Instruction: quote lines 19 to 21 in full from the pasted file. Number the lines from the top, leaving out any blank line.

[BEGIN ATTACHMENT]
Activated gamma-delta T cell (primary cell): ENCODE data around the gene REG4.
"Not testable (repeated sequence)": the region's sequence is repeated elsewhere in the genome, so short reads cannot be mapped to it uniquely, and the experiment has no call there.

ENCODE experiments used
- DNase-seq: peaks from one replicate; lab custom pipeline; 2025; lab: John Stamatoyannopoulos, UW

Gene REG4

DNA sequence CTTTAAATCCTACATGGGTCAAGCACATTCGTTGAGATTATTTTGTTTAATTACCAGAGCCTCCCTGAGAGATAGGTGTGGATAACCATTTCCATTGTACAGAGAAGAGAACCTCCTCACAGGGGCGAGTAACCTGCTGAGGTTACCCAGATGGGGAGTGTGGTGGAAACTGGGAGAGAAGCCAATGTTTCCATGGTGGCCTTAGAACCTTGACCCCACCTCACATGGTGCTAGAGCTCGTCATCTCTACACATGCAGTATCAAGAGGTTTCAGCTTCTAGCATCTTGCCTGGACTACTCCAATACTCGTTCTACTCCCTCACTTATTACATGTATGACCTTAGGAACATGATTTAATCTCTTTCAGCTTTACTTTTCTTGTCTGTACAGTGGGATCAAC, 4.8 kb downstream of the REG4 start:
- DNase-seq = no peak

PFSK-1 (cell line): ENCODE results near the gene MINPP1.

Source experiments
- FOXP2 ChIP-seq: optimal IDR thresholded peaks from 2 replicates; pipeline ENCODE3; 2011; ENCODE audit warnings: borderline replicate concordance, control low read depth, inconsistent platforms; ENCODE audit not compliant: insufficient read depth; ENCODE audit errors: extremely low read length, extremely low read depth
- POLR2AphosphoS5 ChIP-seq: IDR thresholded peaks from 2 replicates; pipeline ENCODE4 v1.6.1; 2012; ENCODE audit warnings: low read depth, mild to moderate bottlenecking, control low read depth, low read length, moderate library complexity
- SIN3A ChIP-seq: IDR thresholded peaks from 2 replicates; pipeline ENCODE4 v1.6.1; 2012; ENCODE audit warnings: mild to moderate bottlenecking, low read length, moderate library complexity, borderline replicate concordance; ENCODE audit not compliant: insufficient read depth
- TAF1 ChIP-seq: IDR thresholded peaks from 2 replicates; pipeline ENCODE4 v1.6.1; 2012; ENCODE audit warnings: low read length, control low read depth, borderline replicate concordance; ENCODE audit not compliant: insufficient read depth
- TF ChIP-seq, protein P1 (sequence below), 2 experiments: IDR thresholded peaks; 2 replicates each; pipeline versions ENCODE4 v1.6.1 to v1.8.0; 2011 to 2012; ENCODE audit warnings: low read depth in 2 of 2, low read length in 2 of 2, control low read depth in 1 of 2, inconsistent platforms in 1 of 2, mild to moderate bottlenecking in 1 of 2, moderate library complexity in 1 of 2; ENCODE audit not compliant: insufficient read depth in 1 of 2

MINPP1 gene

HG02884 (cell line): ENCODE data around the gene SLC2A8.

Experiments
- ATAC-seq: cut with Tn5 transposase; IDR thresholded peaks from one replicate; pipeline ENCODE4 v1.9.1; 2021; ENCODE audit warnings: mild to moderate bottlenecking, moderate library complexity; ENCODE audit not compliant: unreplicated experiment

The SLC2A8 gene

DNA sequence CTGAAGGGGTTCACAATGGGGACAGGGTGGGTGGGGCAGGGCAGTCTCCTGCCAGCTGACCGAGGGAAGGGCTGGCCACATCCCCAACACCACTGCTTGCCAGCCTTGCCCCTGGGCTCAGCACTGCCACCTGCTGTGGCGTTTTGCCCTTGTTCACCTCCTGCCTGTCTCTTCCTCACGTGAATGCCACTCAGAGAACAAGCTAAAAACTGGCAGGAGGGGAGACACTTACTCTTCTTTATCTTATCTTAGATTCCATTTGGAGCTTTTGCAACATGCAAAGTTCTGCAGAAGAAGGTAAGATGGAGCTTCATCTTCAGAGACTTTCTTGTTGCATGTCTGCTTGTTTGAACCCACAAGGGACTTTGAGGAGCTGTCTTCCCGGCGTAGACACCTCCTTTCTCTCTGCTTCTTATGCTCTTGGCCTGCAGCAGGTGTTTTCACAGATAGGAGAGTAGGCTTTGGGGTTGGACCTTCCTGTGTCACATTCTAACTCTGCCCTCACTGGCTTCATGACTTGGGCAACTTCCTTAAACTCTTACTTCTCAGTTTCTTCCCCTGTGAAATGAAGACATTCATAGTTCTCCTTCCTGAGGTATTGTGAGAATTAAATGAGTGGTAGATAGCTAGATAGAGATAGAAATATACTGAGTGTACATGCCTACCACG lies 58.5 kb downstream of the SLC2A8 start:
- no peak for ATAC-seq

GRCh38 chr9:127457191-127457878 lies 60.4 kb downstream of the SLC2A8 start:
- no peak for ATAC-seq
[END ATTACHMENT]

The SLC2A8 gene

DNA sequence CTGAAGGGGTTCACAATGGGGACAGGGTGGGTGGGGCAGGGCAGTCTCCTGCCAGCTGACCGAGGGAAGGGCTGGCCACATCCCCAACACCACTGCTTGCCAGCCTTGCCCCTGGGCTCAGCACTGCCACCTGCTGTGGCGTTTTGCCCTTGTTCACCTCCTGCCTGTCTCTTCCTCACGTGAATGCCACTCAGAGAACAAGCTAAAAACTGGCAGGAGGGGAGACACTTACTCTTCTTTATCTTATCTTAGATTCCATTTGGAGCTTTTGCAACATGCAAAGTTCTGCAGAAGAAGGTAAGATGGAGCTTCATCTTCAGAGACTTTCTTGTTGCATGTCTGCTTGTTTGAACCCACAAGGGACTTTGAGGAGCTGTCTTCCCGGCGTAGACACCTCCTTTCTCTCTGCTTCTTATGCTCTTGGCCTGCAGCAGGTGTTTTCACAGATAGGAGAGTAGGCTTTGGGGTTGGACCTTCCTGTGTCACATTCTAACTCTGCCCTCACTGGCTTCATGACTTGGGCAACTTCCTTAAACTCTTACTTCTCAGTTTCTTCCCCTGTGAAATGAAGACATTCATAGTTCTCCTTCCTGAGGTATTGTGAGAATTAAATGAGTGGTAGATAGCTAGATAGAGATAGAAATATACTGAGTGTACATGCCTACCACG lies 58.5 kb downstream of the SLC2A8 start:
- no peak for ATAC-seq